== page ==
Kaitlin Hopkins; Part Two
Kaitlin Hopkins is an award-winning actress, director, entrepreneur, educator, and an overall badass woman. In 2009, she created and became head of the BFA musical theatre program at Texas State University, which has been named one of the top 10 musical theatre programs in the country. Along with being an educator, Kaitlin Hopkins is a pioneer when it comes to research on mental wellness and performing artists. To hear more about the work she is doing, watch her TEDx Talk on the subject.
How do you define happiness?
So many things define happiness; I’m not sure I ever thought about “how do I define happy for myself?” I’m not sad, therefore I’m happy? To some degree that’s true. I think I spent the large majority of my life with profound sadness and a lot of emotional pain that no matter how fast I ran, or how much success I got and how many plates I spun, I couldn’t escape it. Jim said to me early in our relationship, “You’re like a shark. You’re scared that if you stop moving, you’ll die. But you’re not gonna die, you’re just going to feel what you have been avoiding and you won’t die from that— because you’re gonna have to feel it eventually. You have to be willing to feel it to get on the other side of it.” And he was right. It was terrifying but once I had the courage to do it, I was like, “Oh, I’m actually not going to die from feeling. I’m okay, I’m safe.” I used to have terrible anxiety attacks and they were a direct result of not being willing to just stop, and feel, and process the things that I was trying as hard as I could to avoid. I think being happy means not being in fight or flight to your life, which can become a constant state of being if that was how you grew up. Happy, can also mean-just not suffering anymore. Suffering is exhausting!
I think happy isn’t a constant state. And I think that as a young person I thought I was supposed to be happy all the time, and because I wasn’t, I felt like I was failing — because I was hiding a lot of depression, I didn’t understand that. And now I understand that happy isn’t a constant state. It’s just like, when I walk into this building (the theatre center at Texas State) and stop for a second and look at the turtles in the moat, it makes me happy for that moment or when the butterflies come visit our garden every year and for a few days it looks like the garden is constantly in motion. It’s magical and it makes me happy. It’s a moment, it’s not a constant state, it’s not hiding, it’s being me all the time and not compromising that. Snuggling with my two corgis and having my tea in the morning, that makes me happy. And if you have enough of those moments throughout the day, where you enjoy making your tea and you snuggle with your dogs and you actually have that moment, and you walk the dogs with your husband and you get to have a conversation about the things that are important to you on that walk — like I can’t tell you the conversations that Jim and I have on those walks; it’s a time we can just talk about anything — not school, not our students, which is what we talk about most of the time, but just other dreams and goals we have, other things we want, what do we want for ourselves now and later in our lives, what’s the next journey for us? You know, we daydream all the time together: sitting out on the deck having a cocktail, sitting in the pool, going for walks with the dogs. I think having somebody that you can daydream with is really magical, and that’s also what happy is. Happy is, I love sunflowers, and that I know what my favorite flower is. Happy is somebody in my life that I can make dreams with, that’s a powerful thing.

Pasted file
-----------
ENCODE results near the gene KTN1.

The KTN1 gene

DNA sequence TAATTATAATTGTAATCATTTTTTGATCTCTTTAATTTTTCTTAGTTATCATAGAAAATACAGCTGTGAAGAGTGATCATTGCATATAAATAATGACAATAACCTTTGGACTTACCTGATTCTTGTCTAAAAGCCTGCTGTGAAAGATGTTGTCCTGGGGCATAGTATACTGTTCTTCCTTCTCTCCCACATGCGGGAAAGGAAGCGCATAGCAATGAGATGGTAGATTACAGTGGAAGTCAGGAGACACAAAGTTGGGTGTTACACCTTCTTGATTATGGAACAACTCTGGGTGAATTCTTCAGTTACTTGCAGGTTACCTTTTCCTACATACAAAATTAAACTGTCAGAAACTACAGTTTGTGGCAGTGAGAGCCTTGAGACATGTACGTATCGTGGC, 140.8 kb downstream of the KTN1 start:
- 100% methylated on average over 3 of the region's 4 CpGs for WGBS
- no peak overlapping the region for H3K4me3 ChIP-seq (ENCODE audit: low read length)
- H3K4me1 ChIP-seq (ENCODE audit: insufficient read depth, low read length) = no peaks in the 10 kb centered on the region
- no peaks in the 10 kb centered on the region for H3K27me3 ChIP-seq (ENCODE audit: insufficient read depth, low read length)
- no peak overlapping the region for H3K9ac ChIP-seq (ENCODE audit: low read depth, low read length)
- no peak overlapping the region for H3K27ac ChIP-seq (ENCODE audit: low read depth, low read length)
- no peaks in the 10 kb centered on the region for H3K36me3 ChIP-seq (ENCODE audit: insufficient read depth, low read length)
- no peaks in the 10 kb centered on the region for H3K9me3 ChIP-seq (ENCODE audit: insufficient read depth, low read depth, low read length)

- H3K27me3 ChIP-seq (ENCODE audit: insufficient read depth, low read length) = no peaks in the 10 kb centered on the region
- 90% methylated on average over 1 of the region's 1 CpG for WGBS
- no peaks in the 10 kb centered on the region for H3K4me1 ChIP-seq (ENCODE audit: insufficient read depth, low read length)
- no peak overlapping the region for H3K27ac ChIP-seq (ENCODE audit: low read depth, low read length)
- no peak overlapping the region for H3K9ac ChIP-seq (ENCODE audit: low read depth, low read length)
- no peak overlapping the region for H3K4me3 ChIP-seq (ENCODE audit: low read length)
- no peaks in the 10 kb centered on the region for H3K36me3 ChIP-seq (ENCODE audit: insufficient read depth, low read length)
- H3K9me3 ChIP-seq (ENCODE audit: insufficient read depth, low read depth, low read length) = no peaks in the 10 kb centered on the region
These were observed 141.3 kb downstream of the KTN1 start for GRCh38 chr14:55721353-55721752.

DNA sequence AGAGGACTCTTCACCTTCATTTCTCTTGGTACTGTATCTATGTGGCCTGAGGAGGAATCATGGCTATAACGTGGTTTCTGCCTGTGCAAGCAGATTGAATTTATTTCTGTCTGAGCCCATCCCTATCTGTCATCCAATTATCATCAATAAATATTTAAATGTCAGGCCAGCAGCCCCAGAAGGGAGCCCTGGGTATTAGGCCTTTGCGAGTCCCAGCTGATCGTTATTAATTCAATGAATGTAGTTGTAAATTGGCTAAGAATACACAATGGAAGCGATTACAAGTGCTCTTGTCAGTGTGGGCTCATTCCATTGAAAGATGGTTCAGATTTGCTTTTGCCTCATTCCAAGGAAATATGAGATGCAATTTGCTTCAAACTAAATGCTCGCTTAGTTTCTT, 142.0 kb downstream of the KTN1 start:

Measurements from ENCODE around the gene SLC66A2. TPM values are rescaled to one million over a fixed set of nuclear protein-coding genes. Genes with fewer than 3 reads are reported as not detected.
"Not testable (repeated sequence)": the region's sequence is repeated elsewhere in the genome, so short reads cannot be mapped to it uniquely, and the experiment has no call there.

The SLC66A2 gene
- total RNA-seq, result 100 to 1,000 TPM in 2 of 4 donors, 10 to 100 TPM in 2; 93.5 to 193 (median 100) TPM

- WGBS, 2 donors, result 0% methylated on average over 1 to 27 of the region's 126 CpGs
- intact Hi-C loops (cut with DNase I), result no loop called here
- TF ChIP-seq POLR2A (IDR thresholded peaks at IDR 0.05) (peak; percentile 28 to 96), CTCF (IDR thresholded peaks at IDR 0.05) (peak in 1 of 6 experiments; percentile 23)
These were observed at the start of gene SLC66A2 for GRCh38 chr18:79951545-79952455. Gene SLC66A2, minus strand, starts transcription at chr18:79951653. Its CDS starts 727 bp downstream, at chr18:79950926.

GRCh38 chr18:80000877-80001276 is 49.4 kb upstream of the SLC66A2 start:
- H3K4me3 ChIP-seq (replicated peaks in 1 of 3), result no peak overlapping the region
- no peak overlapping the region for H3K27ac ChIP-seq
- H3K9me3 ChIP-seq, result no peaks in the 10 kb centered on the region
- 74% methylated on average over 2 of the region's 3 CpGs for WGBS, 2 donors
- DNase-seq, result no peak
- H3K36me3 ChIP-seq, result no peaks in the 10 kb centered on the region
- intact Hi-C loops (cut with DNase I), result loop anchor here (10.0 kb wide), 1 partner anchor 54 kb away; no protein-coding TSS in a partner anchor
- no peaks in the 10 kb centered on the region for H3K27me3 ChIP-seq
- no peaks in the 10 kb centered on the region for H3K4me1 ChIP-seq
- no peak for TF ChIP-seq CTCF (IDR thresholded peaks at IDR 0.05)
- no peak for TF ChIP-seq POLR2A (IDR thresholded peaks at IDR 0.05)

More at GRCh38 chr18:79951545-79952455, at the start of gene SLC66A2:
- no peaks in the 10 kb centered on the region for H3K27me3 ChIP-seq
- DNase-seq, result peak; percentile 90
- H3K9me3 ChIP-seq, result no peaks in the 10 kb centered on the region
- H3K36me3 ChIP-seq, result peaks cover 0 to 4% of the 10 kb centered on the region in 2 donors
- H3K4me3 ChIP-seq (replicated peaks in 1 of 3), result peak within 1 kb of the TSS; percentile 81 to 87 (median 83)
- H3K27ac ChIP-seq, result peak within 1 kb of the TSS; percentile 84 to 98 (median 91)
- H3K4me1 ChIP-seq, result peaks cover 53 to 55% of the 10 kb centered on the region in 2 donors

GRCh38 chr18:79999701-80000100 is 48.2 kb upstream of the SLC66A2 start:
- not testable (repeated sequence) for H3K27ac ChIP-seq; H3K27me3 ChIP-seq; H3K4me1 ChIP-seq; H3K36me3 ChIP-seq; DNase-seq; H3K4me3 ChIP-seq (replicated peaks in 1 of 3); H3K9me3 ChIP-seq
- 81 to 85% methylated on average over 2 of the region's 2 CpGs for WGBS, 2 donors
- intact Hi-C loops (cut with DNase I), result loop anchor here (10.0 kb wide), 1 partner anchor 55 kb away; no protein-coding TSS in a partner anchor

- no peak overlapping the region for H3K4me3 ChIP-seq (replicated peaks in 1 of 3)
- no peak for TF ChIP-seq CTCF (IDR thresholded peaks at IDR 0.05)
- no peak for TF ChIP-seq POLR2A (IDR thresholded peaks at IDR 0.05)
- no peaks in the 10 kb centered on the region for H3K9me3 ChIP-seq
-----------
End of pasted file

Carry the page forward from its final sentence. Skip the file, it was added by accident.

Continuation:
I think happy is having goals, having dreams, having something you’re pursuing every day that gives you joy— whether you fail at it that day or succeed, you did it! Happy is complicated and simply all at the same time. Happy is the fact that you actually did it, and you didn’t not do it because you were afraid. I’m much less afraid now than I used to be and far less afraid of failing, failure doesn’t scare me anymore, it empowers me. I don’t mind being wrong, I mind not having an opinion in the first place. I think the answer to how I define happy is being present for all my life experiences good and bad. That is a win, and that is happiness to me because I spent a lot of my life not feeling anything and just shutting down. Happy is feeling, for better or for worse, at least I’m present for the journey.